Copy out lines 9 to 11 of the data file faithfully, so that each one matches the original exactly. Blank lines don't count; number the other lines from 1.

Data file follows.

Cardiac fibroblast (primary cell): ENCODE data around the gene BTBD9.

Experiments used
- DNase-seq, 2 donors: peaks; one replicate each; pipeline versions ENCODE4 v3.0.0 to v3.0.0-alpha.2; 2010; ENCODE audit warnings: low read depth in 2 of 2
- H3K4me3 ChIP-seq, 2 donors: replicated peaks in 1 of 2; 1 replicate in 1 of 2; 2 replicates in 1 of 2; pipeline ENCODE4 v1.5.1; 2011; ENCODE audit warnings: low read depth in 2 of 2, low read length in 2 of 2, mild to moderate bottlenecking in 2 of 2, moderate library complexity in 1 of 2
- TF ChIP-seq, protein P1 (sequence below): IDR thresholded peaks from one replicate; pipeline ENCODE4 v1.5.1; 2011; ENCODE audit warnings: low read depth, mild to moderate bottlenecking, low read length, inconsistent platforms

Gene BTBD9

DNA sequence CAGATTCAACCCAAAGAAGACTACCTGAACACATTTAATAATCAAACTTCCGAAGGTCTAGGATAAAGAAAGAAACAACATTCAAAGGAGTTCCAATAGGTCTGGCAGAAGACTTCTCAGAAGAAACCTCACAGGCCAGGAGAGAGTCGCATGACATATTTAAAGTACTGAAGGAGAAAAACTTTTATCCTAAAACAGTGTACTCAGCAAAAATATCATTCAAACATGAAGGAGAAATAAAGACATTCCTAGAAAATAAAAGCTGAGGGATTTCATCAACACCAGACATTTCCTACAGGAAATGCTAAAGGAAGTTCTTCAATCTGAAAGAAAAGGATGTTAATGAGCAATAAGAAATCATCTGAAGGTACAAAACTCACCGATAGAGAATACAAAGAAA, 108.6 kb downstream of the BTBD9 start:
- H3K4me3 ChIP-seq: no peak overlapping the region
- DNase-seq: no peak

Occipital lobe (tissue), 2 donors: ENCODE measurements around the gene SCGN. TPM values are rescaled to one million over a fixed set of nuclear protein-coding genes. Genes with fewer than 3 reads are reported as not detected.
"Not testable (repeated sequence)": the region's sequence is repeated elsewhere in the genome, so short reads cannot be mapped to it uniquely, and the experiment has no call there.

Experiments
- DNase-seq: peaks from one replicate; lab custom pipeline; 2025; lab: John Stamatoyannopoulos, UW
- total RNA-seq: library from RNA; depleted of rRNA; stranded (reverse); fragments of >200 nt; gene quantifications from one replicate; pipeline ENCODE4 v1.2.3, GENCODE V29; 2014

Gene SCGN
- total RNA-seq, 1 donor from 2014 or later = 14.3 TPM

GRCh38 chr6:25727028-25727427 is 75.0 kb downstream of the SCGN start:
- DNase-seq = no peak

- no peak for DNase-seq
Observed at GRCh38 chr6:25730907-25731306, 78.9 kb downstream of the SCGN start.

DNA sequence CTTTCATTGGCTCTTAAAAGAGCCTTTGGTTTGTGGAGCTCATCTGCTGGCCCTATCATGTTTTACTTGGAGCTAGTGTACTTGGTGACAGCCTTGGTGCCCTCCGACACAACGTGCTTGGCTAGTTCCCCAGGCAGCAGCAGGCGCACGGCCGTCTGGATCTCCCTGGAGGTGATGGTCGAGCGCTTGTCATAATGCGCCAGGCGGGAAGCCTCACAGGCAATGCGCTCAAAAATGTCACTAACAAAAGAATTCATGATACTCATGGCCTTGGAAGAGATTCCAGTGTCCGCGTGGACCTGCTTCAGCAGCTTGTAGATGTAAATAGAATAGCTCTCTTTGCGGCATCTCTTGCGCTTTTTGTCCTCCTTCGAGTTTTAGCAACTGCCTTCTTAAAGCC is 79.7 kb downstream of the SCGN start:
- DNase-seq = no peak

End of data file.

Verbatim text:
- DNase-seq: no peak

Occipital lobe (tissue), 2 donors: ENCODE measurements around the gene SCGN. TPM values are rescaled to one million over a fixed set of nuclear protein-coding genes. Genes with fewer than 3 reads are reported as not detected.
"Not testable (repeated sequence)": the region's sequence is repeated elsewhere in the genome, so short reads cannot be mapped to it uniquely, and the experiment has no call there.